Nation's infrastructure talks lack focus on key element- H20

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 The shareholder-owned private utilities represented by the National Association of Water Companies have been investing in and providing service to their communities for as long as 200 years.  Our five largest member companies alone have invested more than $2 billion in water infrastructure across the country in 2011, compared to the approximately $2.5 billion the federal government provided to its principal program for local water infrastructure, the state revolving funds.  


Unlike roads, access to a safe and dependable water source is a necessity for life. Yet communities nationwide have been neglecting to provide their local water utilities with the resources necessary to make much-needed upgrades, leaving much of the nation’s water infrastructure in a state of disrepair. 


But we can change this by increasing private investment in America’s water infrastructure through a more robust use of public-private partnerships.  While more than 2,000 publicly-owned drinking water and wastewater facilities in the U.S. benefit from the operational efficiencies and technological expertise of private water service companies through management contracts, it has been much more difficult to leverage financial private sector participation.
 
The good news is there are effective tools available to solve this problem.  To increase opportunities for communities to bring in private financing for public infrastructure, a bipartisan, bicameral group of national leaders are working together in Congress to remove limitations on tax-exempt private activity bonds.  Senators Robert Menendez(D-NJ) and Mike Crapo(R-ID) with Representatives Bill Pascrell(D-NJ) and Geoff Davis(R-NJ) are proposing to make this existing financing tool work better for water projects.  If enacted, as much as $5 billion per year in new private capital will flow into local water infrastructure and create or sustain approximately 142,500 jobs.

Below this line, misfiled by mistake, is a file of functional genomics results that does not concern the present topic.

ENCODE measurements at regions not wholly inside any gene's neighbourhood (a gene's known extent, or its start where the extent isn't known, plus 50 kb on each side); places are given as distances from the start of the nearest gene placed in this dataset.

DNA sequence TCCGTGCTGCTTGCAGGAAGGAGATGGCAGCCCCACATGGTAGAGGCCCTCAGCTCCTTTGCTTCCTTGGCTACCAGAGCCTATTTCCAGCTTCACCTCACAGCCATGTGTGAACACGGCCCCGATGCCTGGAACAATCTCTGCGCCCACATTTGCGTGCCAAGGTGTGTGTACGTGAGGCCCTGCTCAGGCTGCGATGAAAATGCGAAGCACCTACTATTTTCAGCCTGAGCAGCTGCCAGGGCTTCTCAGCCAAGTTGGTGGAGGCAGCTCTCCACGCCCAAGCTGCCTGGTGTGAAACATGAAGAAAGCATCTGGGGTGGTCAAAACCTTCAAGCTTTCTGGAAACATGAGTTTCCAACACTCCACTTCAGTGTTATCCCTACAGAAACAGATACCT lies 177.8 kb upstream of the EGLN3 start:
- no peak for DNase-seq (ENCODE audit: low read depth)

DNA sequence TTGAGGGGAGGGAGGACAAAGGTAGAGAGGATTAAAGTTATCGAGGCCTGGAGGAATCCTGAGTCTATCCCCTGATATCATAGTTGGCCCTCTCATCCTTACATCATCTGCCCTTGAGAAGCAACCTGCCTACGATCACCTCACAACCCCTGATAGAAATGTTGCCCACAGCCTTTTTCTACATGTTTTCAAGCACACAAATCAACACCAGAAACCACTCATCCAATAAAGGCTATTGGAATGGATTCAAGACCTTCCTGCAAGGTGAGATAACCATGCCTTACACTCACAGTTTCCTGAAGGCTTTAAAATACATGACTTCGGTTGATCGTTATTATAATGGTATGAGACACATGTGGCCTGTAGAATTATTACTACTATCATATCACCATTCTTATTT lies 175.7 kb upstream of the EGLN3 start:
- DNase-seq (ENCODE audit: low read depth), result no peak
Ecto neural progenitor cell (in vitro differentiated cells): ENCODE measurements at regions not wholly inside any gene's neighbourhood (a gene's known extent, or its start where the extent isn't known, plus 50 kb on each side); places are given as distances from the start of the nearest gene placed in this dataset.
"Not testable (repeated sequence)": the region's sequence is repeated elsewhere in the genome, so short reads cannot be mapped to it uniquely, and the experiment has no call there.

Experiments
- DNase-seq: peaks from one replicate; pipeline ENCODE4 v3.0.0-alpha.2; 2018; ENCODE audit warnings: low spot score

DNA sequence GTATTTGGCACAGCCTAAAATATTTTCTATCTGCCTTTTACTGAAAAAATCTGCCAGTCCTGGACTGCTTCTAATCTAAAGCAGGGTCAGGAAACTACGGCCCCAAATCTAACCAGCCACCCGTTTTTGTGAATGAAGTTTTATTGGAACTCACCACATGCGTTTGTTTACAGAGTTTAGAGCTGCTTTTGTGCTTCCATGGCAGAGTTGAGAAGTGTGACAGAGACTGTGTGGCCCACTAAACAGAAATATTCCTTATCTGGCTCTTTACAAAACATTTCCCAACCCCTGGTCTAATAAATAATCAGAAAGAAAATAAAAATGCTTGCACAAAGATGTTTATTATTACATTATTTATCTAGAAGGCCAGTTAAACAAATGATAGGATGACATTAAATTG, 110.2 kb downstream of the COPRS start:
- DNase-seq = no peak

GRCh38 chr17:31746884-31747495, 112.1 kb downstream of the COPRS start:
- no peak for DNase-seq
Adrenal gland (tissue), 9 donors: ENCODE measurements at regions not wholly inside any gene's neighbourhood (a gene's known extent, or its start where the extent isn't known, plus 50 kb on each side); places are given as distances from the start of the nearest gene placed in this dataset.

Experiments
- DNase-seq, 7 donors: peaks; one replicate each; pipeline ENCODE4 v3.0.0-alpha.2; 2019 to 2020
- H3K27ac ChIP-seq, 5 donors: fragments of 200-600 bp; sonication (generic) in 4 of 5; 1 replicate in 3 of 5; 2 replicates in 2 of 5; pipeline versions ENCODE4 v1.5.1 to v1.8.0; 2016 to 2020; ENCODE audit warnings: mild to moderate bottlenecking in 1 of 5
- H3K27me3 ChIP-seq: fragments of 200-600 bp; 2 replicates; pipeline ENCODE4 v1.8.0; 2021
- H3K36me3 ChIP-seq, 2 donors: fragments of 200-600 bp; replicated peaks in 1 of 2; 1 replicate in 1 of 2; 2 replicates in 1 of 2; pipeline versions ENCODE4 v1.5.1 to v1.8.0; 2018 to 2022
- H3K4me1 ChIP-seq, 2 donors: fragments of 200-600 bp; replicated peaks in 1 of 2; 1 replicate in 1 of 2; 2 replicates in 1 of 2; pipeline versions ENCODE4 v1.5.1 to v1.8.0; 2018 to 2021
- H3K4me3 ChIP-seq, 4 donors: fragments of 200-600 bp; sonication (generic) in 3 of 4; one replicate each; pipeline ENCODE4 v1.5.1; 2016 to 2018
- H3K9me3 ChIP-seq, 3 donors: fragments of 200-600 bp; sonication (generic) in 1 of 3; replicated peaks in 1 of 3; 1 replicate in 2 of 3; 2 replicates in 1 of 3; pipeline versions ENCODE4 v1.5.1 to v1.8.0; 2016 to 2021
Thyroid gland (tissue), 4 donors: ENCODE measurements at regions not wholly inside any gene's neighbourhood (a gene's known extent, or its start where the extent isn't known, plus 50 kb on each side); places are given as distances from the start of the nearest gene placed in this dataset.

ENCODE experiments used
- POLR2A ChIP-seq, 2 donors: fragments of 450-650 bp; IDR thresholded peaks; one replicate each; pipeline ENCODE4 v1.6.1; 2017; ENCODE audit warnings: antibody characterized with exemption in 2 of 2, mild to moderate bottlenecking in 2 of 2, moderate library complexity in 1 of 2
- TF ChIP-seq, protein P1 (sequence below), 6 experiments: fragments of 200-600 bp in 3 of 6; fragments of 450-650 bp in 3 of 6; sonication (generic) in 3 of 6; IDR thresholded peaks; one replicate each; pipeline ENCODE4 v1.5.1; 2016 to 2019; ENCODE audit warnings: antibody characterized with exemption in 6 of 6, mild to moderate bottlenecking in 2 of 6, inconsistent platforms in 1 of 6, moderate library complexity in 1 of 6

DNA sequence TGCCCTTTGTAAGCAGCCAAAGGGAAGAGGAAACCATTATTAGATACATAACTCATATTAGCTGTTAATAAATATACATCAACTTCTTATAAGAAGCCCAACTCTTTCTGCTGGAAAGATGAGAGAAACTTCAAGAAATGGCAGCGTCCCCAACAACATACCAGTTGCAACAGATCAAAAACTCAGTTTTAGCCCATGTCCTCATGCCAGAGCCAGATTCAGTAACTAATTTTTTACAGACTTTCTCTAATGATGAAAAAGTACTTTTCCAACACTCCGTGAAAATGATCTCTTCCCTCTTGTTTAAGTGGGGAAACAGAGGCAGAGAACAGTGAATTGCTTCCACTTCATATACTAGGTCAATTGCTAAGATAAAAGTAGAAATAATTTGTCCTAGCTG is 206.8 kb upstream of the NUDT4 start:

It’s no wonder that the President’s Jobs Council’s recent report recommends that the U.S. “Leverage and Expand Existing Public-Private Financing Mechanisms to Increase Private Capital for Infrastructure Investment.”


While it’s true that public funds for infrastructure are scarce, innovative ideas are not.  State and local governments are creating effective partnerships using private capital and private management for all types of infrastructure.  While the federal government may have fewer dollars, it can and should provide more enlightened support through tools such as enhanced use of private activity bonds – and potentially an infrastructure bank – designed specifically to facilitate greater private capital to meet the nation’s critical infrastructure needs. 


The status quo is not an option. As infrastructure discussions continue on Capitol Hill, our elected officials should recognize that steps must be taken now for infrastructure to be open for business, or we risk being closed for growth, and that water infrastructure is an essential component to any future proposals.  Public service and private enterprise are a powerful combination for moving water forward.
 
Michael Deane is the executive director of the National Association of Water Companies and is former Associate Assistant Administrator for Water in the U.S. Environmental Protection Agency.